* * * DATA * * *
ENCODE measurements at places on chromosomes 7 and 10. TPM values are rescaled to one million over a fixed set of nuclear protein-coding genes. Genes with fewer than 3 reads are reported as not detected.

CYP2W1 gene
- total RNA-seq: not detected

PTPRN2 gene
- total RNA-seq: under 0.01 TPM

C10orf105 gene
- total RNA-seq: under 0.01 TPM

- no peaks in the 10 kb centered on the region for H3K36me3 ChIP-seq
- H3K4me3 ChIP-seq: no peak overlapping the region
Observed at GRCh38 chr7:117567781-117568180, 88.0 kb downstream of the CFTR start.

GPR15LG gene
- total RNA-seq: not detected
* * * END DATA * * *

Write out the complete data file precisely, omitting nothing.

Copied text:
ENCODE measurements at places on chromosomes 7 and 10. TPM values are rescaled to one million over a fixed set of nuclear protein-coding genes. Genes with fewer than 3 reads are reported as not detected.

CYP2W1 gene
- total RNA-seq: not detected

PTPRN2 gene
- total RNA-seq: under 0.01 TPM

C10orf105 gene
- total RNA-seq: under 0.01 TPM

- no peaks in the 10 kb centered on the region for H3K36me3 ChIP-seq
- H3K4me3 ChIP-seq: no peak overlapping the region
Observed at GRCh38 chr7:117567781-117568180, 88.0 kb downstream of the CFTR start.

GPR15LG gene
- total RNA-seq: not detected